In a recent piece for Advisor Perspectives, Keith C. Goddard, CFA, presents some intriguing data on how investors might use the 10-year “Shiller” P/E ratio to adjust their exposure to equities.
In the article, Goddard measures the distributions of returns that have followed various starting-point valuation levels in the stock market using the 10-year P/E, which was pioneered by Yale economist Robert Shiller. Looking at every three-year period (measured by month-end) going back to 1884, he finds that the average annualized return for those 1,506 rolling 36-month periods has been 10.63% for the broader market. About one in seven times (15.1%), a three-year return has been negative.
Goddard then split the three-year periods into quartiles based on the 10-year P/E at the start of the periods. The highest quartile involved three-year periods that began when the 10-year P/E was 19.2 or higher; the lowest involved 10-year P/E starting points of 11.54 or lower.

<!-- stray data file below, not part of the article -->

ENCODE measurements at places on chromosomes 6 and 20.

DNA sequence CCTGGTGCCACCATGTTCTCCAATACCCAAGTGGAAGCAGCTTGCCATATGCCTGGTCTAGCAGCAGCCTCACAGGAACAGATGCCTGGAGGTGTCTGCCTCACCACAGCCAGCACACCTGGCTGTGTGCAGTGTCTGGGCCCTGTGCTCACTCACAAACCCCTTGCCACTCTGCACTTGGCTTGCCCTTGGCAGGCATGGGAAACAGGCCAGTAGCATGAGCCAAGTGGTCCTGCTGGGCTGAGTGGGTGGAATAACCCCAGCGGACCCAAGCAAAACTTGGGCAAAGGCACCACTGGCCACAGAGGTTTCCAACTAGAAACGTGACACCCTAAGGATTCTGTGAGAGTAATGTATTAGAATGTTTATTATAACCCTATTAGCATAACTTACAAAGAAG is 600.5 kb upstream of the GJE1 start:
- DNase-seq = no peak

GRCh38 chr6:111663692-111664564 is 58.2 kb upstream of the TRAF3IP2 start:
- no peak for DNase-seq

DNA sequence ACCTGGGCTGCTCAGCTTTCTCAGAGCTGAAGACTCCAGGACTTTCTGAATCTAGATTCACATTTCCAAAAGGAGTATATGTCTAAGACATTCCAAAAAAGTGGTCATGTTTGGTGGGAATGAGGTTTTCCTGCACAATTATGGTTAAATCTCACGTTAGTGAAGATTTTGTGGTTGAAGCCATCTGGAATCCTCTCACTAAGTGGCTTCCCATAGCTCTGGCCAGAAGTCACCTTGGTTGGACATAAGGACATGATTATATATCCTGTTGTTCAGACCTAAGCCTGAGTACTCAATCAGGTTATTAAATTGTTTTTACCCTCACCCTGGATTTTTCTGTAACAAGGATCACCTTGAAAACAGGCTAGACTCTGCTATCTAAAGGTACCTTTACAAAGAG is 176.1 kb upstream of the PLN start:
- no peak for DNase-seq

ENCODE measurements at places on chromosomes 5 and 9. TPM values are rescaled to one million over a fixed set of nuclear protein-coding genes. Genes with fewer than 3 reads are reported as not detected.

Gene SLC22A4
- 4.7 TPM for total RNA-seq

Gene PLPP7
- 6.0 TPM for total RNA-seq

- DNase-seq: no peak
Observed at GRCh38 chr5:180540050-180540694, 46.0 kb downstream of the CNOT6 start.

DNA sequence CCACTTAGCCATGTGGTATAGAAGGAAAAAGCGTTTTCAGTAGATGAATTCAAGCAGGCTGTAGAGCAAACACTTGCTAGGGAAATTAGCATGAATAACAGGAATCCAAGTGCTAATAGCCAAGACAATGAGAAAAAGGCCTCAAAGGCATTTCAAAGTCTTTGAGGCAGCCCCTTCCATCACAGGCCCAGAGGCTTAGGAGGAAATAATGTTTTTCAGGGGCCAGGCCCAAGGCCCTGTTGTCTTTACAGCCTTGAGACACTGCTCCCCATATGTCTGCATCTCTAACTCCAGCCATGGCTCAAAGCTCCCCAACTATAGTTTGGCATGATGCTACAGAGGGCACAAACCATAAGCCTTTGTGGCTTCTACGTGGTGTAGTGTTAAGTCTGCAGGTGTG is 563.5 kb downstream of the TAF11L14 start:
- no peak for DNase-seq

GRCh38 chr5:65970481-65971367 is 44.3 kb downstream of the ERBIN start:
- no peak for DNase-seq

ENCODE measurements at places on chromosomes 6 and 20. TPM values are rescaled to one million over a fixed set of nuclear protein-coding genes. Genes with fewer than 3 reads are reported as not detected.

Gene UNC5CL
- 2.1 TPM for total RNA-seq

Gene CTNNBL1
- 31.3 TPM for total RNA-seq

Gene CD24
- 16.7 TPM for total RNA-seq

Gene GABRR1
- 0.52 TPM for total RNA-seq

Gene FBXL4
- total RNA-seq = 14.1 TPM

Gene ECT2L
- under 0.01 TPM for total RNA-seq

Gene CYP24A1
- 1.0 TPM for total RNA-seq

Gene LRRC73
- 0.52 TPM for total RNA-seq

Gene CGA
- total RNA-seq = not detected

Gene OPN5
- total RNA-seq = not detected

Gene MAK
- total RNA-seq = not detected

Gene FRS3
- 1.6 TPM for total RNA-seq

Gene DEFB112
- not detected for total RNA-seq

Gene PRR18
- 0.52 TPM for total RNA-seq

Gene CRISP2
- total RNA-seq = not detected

For the lowest quartile periods, the average annualized return was 17.03%. None of those three-year periods featured negative annualized returns.
For the highest quartile periods, the average annualized return was just 7.07%. And 28.1% of the time, the period involved a negative return.
Goddard says the data presents key questions for investors and financial planners, such as “Do professionals do their clients a disservice if they offer similar advice about stocks regardless of whether the starting P/E ratio is high or low, as so many financial software platforms prescribe?”
“The evidence from the real-world history of asset markets suggests that market returns are not totally random,” Goddard concludes. “It is our job as investors to pay attention and adjust our wagers accordingly.”
One interesting note about Goddard’s findings: According to Shiller’s own monthly data, the 10-year P/E has not fallen into that bottom historical quartile (below 11.54) since November of 1985.